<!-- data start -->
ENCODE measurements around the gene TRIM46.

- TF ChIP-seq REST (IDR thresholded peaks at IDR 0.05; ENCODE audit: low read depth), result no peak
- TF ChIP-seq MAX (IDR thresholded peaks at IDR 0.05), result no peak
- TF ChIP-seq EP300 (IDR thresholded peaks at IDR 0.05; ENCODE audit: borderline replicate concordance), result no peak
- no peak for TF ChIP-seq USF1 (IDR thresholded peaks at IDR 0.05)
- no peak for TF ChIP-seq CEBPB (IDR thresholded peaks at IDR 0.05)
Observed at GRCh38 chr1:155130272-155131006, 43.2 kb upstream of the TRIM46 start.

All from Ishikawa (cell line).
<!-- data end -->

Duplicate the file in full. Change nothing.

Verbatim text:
ENCODE measurements around the gene TRIM46.

- TF ChIP-seq REST (IDR thresholded peaks at IDR 0.05; ENCODE audit: low read depth), result no peak
- TF ChIP-seq MAX (IDR thresholded peaks at IDR 0.05), result no peak
- TF ChIP-seq EP300 (IDR thresholded peaks at IDR 0.05; ENCODE audit: borderline replicate concordance), result no peak
- no peak for TF ChIP-seq USF1 (IDR thresholded peaks at IDR 0.05)
- no peak for TF ChIP-seq CEBPB (IDR thresholded peaks at IDR 0.05)
Observed at GRCh38 chr1:155130272-155131006, 43.2 kb upstream of the TRIM46 start.

All from Ishikawa (cell line).